Courbet returns here to a theme first explored in The Hammock of 1844, that of the sleeping woman. The differences in context and style mark the artist's painterly
development and the increasing specificity of his Realist project. Since the After Dinner at Ornans, he had been embarked on a series of paintings that
constituted a kind of witnessing of the realities of the life around him: the work, the leisure, the rituals of a provincial community in which, as elsewhere in France, a former peasant class was
becoming self-aware and laying a claim to political, social, and cultural attention.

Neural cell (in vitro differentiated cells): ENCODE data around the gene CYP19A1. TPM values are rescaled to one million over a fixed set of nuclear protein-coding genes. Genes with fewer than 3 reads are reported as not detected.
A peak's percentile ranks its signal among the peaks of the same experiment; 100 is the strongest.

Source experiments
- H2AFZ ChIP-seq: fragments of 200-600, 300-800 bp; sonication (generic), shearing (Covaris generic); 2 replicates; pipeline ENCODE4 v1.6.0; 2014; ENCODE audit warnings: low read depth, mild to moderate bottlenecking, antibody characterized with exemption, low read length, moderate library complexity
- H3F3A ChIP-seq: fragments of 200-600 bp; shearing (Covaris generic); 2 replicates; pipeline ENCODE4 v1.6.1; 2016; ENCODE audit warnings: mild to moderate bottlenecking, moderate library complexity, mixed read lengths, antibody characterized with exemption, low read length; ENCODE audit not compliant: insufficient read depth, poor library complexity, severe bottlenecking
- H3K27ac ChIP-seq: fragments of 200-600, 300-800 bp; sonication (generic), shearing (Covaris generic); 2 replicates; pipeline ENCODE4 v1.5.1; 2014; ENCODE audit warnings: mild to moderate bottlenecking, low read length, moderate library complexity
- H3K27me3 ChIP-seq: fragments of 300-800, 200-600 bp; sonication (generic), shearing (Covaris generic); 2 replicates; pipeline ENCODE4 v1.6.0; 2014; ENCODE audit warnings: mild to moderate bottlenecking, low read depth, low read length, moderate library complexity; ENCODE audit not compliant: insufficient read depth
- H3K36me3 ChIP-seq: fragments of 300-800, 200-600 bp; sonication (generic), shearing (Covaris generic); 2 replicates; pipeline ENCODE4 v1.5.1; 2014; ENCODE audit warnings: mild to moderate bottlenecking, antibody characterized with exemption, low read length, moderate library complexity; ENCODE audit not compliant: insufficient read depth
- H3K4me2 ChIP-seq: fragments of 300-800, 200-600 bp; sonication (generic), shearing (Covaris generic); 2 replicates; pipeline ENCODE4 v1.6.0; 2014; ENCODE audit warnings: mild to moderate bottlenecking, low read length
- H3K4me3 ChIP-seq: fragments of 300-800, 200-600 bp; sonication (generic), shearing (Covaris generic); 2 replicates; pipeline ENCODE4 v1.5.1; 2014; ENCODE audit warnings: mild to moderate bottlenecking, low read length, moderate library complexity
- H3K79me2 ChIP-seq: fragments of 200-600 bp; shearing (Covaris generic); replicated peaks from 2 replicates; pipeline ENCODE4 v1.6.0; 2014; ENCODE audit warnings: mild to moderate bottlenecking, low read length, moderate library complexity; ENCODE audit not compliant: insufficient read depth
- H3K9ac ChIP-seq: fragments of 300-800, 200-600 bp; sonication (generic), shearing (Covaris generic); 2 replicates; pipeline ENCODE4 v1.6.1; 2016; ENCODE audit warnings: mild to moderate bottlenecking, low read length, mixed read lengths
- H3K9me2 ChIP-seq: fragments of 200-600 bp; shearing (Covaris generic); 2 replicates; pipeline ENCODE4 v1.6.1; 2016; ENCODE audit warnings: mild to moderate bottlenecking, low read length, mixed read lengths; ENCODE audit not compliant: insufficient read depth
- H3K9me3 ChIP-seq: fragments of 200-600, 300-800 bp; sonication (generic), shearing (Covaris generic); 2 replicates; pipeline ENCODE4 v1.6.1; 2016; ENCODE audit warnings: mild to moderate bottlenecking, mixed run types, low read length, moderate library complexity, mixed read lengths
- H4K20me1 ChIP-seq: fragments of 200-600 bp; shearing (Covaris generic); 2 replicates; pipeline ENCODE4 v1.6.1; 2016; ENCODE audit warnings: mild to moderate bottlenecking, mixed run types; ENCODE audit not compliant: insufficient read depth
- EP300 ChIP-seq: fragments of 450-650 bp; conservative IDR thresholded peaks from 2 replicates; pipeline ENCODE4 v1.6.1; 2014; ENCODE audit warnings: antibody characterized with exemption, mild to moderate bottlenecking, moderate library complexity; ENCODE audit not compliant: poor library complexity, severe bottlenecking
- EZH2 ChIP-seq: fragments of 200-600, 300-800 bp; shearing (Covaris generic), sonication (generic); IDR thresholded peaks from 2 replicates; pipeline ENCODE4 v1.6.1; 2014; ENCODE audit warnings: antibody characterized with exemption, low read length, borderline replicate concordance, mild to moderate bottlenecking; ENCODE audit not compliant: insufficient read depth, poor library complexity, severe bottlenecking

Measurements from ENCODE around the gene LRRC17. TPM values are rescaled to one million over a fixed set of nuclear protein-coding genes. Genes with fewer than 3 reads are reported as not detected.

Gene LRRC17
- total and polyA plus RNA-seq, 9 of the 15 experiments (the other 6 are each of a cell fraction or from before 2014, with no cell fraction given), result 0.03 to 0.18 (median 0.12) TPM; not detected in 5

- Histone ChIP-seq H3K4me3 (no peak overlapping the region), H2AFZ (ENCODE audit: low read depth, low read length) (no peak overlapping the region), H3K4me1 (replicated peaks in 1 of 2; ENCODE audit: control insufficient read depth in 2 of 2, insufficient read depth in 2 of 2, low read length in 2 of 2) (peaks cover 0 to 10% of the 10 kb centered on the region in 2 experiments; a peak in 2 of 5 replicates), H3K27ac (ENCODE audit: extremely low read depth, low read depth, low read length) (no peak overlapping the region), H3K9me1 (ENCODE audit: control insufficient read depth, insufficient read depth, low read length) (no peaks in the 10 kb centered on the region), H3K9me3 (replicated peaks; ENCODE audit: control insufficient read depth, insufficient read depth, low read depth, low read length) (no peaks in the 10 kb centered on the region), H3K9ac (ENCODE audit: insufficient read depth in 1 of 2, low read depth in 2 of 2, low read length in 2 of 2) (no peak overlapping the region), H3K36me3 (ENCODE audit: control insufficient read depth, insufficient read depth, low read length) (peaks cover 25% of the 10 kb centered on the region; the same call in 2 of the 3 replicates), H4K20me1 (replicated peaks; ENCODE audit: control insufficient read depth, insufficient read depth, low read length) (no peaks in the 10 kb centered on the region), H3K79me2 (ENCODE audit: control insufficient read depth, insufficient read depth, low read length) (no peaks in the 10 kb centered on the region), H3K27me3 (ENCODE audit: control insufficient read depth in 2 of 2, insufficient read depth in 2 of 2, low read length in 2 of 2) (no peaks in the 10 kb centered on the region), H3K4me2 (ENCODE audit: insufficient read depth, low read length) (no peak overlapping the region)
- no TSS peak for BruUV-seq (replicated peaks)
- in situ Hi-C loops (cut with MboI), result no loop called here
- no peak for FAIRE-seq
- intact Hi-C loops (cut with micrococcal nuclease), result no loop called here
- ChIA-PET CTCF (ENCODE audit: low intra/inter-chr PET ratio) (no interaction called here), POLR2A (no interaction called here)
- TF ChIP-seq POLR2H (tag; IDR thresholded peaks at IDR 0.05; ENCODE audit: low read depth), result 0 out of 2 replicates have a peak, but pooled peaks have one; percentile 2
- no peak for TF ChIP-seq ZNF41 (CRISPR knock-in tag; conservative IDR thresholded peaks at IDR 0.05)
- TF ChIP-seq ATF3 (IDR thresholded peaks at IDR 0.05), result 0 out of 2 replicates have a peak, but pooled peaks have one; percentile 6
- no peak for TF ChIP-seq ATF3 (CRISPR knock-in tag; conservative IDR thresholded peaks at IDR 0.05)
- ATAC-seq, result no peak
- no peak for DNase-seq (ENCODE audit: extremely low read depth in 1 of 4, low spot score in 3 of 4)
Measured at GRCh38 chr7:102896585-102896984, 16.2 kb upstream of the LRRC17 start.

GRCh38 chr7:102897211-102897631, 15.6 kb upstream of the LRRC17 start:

As a member of that class himself, refusing to disavow and rise above it as so many had done, he took his subjects from the life he knew, for it was by means of the activities of these actual persons that Courbet could express the meaning of his witness; his purpose was not to record individuals per se (though he did that in portraits). Thus, the often debated question of whether the model was one of Courbet's three sisters or another local woman is of little significance compared to the fact that the figure is defined by her physical type, her setting and clothing, and the activity that has been interrupted by sleep. She is depicted as a solid, cushiony sort of woman, strong and heavyset (tropes for "peasant"), but dressed in a comfortable and attractive middle class way and seated on an upholstered chair. The fabrics of the dress, shawl, and chair, together with the spinning wheel and its accoutrements, are painted with the kind of sensual energy that almost always characterized Courbet's painting of still life. The lively treatment of the hairlike raw wool on the distaff and its placement on the figure's lap lends some credence to specifically sexual interpretations, but these are secondary to the primary sexual fact that we are in the immediate presence of the woman's sleep and thus implicated in her private unconscious being. Toussaint has called attention to the remarkable quality of the hands, delicate yet heavy in the relaxation of sleep - a motif seen again in that great image of female somnolence, The Young Ladies on the Banks of the Seine (plate 18). Like the other paintings of this period, with their focus on daily life, The Sleeping Spinner has been related to Dutch painting, specifically to the tradition of moralizing paintings of women whose sleep is represented as the neglect of household tasks; but Courbet was not attracted to moralizing either by temperament or in relation to his overall project, that of giving imaginative reality to his own people. On the other hand, an awareness of the craft of hand spinning as being on the verge of extinction could very well have been in his mind in selecting this theme.
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